Aristocratic spirit was left out
August 7, 2002
“Let’s divide Aspen three ways,” Paepcke said lightheartedly. “Pussy will be in charge of taste and culture; I’ll be in charge of business and the mind and you (brother-in-law Paul Nitze) will be in charge of the body, i.e. skiing.” – “The Romance of Commerce and Culture,” J.S. Allen, 1983.
One of the Aspen Ideas is for the harmonious development of body, mind and spirit, but aristocrat Paepcke left out the spirit when he divided up Aspen. And the most important attribute of the aristocracy is its spirit.
Aspen’s image lacks harmony. Sour notes are heard in the endless bitching, whining and squabbling here. This lack of harmony may be due to the fact that some locals who once embraced the idea find that living here is a dead end for them. These people are self-destructive but are too selfish to leave town and let the majority live in peace.
Thanks to Walter and Pussy Paepcke, Aspen has been developed into a high-brow retreat for a few of the “better type” of people, not for a lot of locals.
The Idea was to create an awareness of the responsible uses of leisure time, a la the noblesse oblige of the British aristocracy. Its spirit was to do one’s best to improve the human condition and to pass it on in better state than one found it.
A culture clash between the Idea of an elite class and the American egalitarian dream was inevitable. The locals had the most votes and won one battle but lost the war when they adopted a growth management plan following the Idea that Aspen should be developed in good taste for the few.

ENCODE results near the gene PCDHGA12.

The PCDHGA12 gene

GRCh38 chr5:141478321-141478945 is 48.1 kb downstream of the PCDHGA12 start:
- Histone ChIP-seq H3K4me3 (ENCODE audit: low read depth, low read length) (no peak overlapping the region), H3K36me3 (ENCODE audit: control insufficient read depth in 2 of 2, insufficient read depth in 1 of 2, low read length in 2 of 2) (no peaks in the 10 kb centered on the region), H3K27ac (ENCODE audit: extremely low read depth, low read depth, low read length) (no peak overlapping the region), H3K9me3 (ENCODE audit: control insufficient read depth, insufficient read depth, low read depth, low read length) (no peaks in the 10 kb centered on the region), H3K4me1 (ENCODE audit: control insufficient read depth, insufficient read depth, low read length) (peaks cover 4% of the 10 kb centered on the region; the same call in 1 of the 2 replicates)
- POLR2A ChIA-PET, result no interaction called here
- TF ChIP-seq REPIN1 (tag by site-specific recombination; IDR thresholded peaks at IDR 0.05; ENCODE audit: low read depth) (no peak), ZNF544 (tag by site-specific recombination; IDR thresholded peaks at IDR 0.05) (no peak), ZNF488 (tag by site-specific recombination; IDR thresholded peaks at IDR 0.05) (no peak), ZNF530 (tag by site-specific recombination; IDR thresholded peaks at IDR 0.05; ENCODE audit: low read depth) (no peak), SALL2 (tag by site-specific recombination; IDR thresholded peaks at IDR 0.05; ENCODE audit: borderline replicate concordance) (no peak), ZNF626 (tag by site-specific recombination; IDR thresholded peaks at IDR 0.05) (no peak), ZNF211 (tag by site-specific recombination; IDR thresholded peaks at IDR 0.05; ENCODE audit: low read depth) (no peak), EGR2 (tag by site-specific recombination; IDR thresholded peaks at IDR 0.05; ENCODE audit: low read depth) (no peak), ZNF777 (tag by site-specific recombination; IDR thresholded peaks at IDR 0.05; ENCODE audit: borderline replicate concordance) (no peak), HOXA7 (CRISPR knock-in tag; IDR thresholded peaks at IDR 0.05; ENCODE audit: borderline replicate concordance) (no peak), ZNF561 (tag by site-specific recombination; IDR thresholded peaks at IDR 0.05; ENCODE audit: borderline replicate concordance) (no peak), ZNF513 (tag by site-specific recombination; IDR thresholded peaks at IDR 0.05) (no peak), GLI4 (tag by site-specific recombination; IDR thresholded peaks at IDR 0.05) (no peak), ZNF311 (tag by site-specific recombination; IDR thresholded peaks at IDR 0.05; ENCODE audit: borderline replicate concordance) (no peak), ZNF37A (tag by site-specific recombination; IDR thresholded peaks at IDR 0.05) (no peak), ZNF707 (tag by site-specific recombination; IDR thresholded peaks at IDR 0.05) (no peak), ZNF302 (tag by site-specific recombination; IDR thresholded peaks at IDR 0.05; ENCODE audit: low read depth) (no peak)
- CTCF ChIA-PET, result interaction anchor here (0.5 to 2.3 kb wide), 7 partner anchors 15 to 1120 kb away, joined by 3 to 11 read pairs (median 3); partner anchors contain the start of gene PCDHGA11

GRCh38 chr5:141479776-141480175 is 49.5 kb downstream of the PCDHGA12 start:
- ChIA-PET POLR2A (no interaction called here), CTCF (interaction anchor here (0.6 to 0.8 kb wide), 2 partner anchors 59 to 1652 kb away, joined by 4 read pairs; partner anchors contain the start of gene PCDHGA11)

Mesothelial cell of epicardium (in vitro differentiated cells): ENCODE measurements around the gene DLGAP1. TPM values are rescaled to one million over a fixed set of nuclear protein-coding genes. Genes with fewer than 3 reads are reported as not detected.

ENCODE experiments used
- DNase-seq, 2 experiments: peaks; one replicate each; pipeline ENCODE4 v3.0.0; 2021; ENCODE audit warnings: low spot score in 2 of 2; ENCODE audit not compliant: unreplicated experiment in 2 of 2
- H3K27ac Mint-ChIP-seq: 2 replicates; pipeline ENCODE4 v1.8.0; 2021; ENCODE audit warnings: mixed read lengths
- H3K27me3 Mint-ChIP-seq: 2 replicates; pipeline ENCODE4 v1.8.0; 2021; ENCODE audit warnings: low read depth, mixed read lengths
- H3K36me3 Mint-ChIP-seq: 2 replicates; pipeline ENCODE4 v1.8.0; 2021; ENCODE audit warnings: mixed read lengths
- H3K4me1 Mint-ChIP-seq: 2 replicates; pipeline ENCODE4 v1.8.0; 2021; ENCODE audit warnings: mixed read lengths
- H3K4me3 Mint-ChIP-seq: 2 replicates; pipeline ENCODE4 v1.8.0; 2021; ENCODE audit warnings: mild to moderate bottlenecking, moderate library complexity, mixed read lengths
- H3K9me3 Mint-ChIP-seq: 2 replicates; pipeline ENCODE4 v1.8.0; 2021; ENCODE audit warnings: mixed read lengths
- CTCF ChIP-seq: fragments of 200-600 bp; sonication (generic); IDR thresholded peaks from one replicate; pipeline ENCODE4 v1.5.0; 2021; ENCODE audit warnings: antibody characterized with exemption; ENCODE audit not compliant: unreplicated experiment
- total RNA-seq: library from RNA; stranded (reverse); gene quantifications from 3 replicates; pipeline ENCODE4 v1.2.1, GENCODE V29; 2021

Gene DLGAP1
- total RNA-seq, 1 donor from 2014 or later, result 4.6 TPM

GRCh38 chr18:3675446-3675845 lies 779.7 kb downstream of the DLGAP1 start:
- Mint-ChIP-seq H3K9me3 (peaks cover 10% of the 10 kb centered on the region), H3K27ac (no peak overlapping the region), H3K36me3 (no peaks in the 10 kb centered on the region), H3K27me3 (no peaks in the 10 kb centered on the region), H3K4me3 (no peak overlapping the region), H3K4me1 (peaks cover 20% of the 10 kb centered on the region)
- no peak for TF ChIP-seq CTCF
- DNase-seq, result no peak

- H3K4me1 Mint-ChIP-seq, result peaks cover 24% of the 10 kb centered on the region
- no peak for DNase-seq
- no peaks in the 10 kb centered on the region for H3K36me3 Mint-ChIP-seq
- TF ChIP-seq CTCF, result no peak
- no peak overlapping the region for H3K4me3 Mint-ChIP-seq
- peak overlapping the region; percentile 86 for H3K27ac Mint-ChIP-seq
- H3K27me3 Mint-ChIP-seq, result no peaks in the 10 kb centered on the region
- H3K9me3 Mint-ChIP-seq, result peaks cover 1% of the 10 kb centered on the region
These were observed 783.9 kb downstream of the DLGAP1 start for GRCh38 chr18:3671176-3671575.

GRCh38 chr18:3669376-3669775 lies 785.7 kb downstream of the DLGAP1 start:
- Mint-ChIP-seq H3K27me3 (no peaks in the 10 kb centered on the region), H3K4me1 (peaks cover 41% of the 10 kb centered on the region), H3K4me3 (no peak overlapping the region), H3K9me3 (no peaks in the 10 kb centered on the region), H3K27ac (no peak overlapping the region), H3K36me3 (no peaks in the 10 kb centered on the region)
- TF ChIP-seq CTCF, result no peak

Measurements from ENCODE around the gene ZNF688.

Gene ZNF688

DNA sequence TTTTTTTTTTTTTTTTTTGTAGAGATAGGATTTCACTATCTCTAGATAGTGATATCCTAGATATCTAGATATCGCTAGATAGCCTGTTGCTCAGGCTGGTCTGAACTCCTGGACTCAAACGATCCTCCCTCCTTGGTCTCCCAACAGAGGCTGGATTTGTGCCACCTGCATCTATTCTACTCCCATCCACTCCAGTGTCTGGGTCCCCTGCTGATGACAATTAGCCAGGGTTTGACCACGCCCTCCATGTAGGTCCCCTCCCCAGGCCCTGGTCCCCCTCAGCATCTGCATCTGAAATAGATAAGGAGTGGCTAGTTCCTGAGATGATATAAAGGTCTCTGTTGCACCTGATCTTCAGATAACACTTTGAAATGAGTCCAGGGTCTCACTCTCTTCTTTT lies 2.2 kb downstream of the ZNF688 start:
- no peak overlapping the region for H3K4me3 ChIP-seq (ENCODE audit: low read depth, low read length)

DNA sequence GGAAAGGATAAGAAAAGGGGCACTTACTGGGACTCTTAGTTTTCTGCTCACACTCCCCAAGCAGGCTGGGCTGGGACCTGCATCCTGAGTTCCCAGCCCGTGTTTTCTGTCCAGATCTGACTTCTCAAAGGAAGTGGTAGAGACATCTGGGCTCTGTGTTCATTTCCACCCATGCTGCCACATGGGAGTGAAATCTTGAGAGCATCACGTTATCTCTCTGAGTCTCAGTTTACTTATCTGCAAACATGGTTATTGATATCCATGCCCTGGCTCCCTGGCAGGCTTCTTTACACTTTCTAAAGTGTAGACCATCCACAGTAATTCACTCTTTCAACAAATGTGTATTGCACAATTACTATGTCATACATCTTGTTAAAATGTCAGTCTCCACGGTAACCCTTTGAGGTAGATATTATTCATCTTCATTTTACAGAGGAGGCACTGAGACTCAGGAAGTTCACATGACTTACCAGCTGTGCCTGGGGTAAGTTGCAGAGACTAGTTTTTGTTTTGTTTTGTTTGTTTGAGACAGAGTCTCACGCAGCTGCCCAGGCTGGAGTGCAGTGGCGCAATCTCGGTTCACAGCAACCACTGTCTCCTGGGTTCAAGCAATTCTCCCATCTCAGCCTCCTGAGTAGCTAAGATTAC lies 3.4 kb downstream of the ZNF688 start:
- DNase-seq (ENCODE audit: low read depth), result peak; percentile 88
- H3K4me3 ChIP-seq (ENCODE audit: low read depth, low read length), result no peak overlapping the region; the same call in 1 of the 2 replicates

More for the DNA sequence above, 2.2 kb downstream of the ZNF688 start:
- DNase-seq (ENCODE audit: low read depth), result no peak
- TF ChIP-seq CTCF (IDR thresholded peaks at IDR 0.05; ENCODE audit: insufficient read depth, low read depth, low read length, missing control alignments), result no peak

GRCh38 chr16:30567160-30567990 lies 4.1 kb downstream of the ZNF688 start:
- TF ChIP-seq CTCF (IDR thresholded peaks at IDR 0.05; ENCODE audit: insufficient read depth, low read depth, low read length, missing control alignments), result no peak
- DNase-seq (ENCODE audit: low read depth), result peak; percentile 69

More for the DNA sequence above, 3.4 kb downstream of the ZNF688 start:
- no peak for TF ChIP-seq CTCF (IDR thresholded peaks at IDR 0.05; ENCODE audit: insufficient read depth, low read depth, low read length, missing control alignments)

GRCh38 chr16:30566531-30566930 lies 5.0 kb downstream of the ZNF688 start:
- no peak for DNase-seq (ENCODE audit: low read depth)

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This made those with the most money the real winners and helps to explain why downtown Aspen is turning into a financial center for a billion-dollar real estate industry. The trade in portfolio homes has established a market valuation of property here of $14,458,229,040.
All the titles and trappings of the Aspen Idea’s aristocratic culture are here, but the town lacks a noble spirit. Our leisure time is not spent searching for the good, the true and the beautiful because these are spiritual matters that cannot be easily measured. On the other hand, those with money, fame and power are easily counted, gossiped about and photographed by the paparazzi.
Paepcke left out the aristocratic spirit when he divided up Aspen and now the lack of spirit has divided Aspen against itself.
Be Brave Comrades.